United Way believes educators alone cannot bridge the gaps for some of Chicago's young people. On Tuesday, 400 educators, business leaders and government officials brain storm on what can be done to help Chicago kids do better.
"There is no challenge this city faces, no opportunity it cannot succeed at or seize that doesn't revolve around what we do in our education," said Mayor Rahm Emanuel.
The United Way of Metropolitan Chicago convened the first ever education summit.
The nonprofit funds many supports for Chicago families and wanted to orchestrate direct connections for students to become thriving citizens.
"As a backbone support to bring the parties together and makes sure that happens. That's what we have always stood for and that's really the point of hosting summit today," said Wendy DuBoe.
Recently, the United Way partnered with ABC7 to include young people finding effective strategies with a series of town halls.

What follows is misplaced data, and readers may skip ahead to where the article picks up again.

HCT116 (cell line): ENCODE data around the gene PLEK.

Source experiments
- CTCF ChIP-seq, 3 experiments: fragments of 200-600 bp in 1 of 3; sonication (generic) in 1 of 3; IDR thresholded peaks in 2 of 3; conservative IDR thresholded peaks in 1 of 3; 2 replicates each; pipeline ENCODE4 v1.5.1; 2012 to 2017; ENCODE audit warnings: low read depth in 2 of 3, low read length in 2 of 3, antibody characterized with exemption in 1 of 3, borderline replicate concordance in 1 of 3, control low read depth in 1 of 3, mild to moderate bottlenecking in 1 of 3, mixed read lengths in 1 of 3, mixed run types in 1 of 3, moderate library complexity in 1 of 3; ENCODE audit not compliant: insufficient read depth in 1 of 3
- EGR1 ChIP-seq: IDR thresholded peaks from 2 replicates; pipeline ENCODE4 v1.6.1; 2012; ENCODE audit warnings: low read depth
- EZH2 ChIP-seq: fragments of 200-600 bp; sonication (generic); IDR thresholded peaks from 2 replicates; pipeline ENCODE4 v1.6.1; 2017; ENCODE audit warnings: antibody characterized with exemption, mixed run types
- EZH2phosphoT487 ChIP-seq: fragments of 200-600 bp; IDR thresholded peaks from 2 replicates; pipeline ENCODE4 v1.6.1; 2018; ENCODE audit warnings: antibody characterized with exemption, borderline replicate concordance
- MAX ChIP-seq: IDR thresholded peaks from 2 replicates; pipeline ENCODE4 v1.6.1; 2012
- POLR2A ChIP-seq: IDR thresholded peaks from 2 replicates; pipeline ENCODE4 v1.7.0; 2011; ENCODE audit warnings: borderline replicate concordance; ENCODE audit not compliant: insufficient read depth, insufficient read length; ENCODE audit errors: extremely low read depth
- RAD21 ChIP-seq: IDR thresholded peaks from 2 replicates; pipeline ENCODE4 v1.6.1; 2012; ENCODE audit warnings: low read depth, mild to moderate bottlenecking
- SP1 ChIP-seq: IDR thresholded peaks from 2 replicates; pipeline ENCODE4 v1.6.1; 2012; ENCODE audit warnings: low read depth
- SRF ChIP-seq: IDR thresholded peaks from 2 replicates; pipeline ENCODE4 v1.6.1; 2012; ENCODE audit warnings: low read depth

Tuesday's summit concluded with a youth town hall.
ABC7'S President and General Manager John Idler started the discussion.
Fifty students participated and Paris Jackson moderated.
"They are talking about it all from job security, to just wanting to work, to violence in the city and everyday problems they face to the opportunity to expand their horizons," Jackson said.
Organizers hope the summit with spark new programs and partnerships to help Chicago's young people proving that we can all be part of the solution if we choose.